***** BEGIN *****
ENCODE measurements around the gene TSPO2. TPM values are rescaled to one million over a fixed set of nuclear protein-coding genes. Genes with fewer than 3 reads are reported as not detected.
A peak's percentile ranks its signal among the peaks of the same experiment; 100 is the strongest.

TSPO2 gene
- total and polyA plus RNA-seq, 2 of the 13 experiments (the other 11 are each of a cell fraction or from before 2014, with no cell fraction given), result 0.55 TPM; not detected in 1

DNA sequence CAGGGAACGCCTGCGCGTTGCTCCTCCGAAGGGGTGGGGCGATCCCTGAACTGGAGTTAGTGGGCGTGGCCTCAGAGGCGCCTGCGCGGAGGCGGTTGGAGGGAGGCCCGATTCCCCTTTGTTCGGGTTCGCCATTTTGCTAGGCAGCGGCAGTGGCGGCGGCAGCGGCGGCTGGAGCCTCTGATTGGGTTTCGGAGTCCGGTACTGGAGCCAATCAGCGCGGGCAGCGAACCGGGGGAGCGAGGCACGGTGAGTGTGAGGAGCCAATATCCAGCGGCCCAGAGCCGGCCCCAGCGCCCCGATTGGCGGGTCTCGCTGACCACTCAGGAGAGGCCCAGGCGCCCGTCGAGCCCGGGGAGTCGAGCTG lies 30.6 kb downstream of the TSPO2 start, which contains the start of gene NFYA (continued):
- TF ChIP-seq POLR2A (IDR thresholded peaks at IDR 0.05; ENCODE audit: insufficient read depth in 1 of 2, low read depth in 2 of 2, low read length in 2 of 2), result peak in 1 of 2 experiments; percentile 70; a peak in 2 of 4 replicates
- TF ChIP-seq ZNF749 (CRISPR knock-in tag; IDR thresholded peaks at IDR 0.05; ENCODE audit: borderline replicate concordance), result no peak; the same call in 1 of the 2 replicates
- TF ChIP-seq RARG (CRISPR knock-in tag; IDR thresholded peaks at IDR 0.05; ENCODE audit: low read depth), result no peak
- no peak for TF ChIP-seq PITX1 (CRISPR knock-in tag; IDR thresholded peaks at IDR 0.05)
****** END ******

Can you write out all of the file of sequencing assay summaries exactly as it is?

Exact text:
ENCODE measurements around the gene TSPO2. TPM values are rescaled to one million over a fixed set of nuclear protein-coding genes. Genes with fewer than 3 reads are reported as not detected.
A peak's percentile ranks its signal among the peaks of the same experiment; 100 is the strongest.

TSPO2 gene
- total and polyA plus RNA-seq, 2 of the 13 experiments (the other 11 are each of a cell fraction or from before 2014, with no cell fraction given), result 0.55 TPM; not detected in 1

DNA sequence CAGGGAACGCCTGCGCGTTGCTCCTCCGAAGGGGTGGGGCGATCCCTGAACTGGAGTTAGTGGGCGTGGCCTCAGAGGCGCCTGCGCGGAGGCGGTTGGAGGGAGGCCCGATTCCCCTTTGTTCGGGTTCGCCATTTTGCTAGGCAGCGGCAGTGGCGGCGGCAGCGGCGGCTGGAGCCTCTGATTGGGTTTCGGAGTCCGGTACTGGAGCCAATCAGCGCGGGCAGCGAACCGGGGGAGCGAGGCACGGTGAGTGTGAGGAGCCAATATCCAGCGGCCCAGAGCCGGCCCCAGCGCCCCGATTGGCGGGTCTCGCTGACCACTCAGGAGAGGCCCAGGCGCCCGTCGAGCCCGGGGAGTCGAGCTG lies 30.6 kb downstream of the TSPO2 start, which contains the start of gene NFYA (continued):
- TF ChIP-seq POLR2A (IDR thresholded peaks at IDR 0.05; ENCODE audit: insufficient read depth in 1 of 2, low read depth in 2 of 2, low read length in 2 of 2), result peak in 1 of 2 experiments; percentile 70; a peak in 2 of 4 replicates
- TF ChIP-seq ZNF749 (CRISPR knock-in tag; IDR thresholded peaks at IDR 0.05; ENCODE audit: borderline replicate concordance), result no peak; the same call in 1 of the 2 replicates
- TF ChIP-seq RARG (CRISPR knock-in tag; IDR thresholded peaks at IDR 0.05; ENCODE audit: low read depth), result no peak
- no peak for TF ChIP-seq PITX1 (CRISPR knock-in tag; IDR thresholded peaks at IDR 0.05)